Unintentional dry humor from CBO; don’t make a Denali out of a molehill, though

June 21, 2013

A mountain by any other name would be just as high. Image of Denali from Tiny Green Cabins

A mountain by any other name would be just as high. Image of Denali from Tiny Green Cabins

I get e-mail from the Congressional Budget Office.  I asked them to keep me posted on the studies they do, and they have.

Today, this:

S. 155, a Bill to Designate a Mountain in the State of Alaska as Denali

cost estimate

June 21, 2013
read complete document  (pdf, 27 kb)

As ordered reported by the Senate Committee on Energy and Natural Resources on June 18, 2013.

CBO estimates that enacting this legislation to name a peak in Alaska would have no significant impact on the federal budget and would not affect direct spending or revenues; therefore, pay-as-you-go procedures do not apply. S. 155 contains no intergovernmental or private-sector mandates as defined in the Unfunded Mandates Reform Act and would not affect the budgets of state, local, or tribal governments.

Calling a mountain by its name won’t affect the budget?  Good news, I’m sure.  Shakespeare was right.

The testimony of National Park Service Deputy Director Peggy O’Dell is instructive:

STATEMENT OF PEGGY O’DELL, DEPUTY DIRECTOR FOR OPERATIONS, NATIONAL PARK SERVICE, DEPARTMENT OF THE INTERIOR, BEFORE THE SUBCOMMITTEE ON NATIONAL PARKS OF THE SENATE ENERGY AND NATURAL RESOURCES COMMITTEE, CONCERNING S. 155, TO DESIGNATE A MOUNTAIN IN THE STATE OF ALASKA AS DENALI.

April 23, 2013

Mr. Chairman, thank you for the opportunity to present the Department of the Interior’s views on S. 155, a bill to designate a mountain in the State of Alaska as Denali.

The National Park Service appreciates the long history and public interest for both the name Mount McKinley and the traditional Athabascan name, Denali. The Department respects the choice made by this legislation, and does not object to S. 155.

Located in what is now Denali National Park and Preserve, the highest peak in North America has been known by many names. The National Park Service’s administrative history of the park notes that, “The Koyukon called it Deenaalee, the Lower Tanana named it Deenaadheet or Deennadhee, the Dena’ina called it Dghelay Ka’a, and at least six other Native groups had their own names for it.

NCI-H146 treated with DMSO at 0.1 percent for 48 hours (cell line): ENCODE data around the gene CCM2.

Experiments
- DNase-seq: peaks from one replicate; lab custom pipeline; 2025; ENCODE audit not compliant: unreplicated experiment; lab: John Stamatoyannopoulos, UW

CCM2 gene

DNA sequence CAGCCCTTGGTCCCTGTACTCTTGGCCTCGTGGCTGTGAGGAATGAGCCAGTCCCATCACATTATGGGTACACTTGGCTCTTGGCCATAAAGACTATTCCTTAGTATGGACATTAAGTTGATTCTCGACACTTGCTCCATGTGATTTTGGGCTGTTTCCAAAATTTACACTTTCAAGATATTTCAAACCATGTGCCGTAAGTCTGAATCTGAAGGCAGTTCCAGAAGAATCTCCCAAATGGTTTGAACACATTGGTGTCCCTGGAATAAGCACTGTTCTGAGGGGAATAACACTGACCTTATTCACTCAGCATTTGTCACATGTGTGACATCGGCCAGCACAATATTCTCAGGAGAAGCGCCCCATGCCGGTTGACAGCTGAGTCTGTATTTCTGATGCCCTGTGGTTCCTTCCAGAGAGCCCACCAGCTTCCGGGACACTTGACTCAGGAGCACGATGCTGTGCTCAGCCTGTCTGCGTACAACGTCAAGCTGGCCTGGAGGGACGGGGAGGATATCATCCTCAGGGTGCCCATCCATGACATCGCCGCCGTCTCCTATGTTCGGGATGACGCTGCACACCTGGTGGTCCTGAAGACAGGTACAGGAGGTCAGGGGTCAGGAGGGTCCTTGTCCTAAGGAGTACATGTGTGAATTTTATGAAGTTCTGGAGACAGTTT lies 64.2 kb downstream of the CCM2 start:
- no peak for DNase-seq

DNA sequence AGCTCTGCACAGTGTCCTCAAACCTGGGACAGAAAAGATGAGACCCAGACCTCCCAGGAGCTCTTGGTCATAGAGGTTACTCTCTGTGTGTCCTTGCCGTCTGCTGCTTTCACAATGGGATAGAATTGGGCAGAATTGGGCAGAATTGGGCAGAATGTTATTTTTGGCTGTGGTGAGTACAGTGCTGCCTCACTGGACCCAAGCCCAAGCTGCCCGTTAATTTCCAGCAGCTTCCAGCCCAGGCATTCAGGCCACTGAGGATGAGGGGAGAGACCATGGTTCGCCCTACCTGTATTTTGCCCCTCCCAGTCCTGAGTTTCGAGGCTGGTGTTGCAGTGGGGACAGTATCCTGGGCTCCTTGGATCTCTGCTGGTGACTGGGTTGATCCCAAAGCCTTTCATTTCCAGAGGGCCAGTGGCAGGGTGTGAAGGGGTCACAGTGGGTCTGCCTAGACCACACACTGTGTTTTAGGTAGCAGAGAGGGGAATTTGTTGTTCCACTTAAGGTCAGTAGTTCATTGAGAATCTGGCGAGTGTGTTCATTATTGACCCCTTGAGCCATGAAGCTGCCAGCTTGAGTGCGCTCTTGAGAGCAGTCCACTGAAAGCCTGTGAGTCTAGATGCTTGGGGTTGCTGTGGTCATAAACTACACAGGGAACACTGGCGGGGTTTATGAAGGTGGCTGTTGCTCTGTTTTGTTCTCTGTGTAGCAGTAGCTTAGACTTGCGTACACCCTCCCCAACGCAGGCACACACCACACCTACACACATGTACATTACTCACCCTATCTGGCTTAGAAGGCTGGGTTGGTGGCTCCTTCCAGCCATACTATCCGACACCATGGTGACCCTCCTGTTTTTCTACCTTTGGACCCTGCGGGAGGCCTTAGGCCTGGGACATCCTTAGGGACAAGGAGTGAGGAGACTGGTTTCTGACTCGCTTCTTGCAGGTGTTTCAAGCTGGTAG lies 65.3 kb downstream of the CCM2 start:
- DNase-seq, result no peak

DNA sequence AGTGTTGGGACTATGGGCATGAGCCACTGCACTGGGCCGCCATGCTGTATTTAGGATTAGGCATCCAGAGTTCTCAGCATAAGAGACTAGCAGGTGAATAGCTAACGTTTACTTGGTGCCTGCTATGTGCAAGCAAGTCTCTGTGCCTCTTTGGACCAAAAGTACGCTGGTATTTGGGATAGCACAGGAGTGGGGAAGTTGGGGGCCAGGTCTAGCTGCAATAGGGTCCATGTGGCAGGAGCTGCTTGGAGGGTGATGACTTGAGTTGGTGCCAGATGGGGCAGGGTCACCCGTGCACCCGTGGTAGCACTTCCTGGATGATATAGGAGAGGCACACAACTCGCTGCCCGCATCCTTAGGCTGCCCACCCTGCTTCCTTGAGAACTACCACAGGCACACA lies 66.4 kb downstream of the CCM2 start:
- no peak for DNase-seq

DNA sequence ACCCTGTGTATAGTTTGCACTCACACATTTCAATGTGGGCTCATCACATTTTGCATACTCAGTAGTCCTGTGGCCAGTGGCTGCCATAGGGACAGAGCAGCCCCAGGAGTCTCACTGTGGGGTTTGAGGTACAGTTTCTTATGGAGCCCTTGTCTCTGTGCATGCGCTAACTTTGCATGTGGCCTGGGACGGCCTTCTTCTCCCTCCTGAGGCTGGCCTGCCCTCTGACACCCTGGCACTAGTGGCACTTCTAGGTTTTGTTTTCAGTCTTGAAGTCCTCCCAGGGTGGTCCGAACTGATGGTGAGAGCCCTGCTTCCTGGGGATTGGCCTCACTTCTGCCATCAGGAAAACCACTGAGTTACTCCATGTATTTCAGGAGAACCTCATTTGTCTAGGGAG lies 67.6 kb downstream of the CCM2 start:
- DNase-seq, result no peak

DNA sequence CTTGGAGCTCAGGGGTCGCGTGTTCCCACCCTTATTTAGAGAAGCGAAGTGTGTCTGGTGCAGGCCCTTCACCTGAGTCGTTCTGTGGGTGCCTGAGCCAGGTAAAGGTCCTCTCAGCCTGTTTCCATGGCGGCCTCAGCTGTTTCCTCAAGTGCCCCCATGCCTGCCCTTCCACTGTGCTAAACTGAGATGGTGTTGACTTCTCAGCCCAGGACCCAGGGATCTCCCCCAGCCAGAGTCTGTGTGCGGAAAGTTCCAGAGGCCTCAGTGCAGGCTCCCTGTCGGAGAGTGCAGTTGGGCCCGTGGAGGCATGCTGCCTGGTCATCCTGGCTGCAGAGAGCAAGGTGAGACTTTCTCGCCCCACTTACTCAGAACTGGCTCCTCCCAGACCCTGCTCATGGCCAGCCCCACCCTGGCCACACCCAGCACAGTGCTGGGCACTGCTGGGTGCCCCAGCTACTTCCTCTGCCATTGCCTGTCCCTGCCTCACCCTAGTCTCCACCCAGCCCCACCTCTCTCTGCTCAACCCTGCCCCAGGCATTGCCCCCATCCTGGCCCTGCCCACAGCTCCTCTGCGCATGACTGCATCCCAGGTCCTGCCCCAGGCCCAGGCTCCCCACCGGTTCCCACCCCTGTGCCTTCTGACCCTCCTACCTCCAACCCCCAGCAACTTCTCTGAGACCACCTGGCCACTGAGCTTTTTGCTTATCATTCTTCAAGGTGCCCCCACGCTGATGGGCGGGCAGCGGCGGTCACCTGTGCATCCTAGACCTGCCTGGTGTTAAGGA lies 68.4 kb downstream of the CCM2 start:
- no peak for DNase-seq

“In the late 18th century various Europeans came calling, and virtually everyone who passed by was moved to comment on it. The Russians called it Bulshaia or Tenada, and though explorers from other nations were less specific, even the most hard-bitten adventurers were in awe of its height and majesty.

“No American gave it a name until Densmore’s Mountain appeared in the late 1880s, and the name that eventually stuck—Mount McKinley—was not applied until the waning days of the nineteenth century,” a gesture of support to then-President William McKinley.

In 1975, the State of Alaska officially recognized Denali as the name of the peak, and requested action by the U.S. Board on Geographic Names to do the same.

In 1980, Congress changed the name of Mount McKinley National Park to Denali National Park and Preserve (P.L. 96-487, Section 202), but did not act on the name change for the mountain.

In Washington, Congress designates mountains.  In Alaska, mountains designate you.

More:

Mount McKinley

Near-antique poster advertising Ranger Services at the National Park Formerly Known as Mount McKinley. Photo by Kirt Baab


Time to raise the minimum wage

June 21, 2013

Illustration for Bloomberg News by Rand Renfrow: $15 Minimum Wage

Illustration for Bloomberg News by Rand Renfrow: $15 Minimum Wage

Robert Reich put it succinctly at his Facebook site [links added here]:

Nick Hanauer, one of the nation’s most successful businessmen, proposed yesterday that the minimum wage be raised to $15 an hour. But wouldn’t that cause employers not to hire workers who were “worth” less, and thereby lead to higher unemployment? No, says Hanauer. By putting more money into the hands of more people, it would stimulate more buying — which would generate more jobs than any jobs that might be lost. Hanauer understands that the basic reason the economy is still limping along is workers are consumers, and workers continue to get shafted, which means consumers lack the purchasing power to get the economy off the ground. A minimum wage of $15 an hour, combined with basic worker standards such as paid sick leave and a minimum of 3 weeks paid vacation per year, should all be in a national campaign for better jobs and a better economy in the 2014 election.

That’s the case, in brief.

Last March Reich said raising the minimum wage to $9/hour was a “no brainer.”

Alas, he didn’t account enough for the anti-brain lobby.

What do you think?

More:

Also good, an update:


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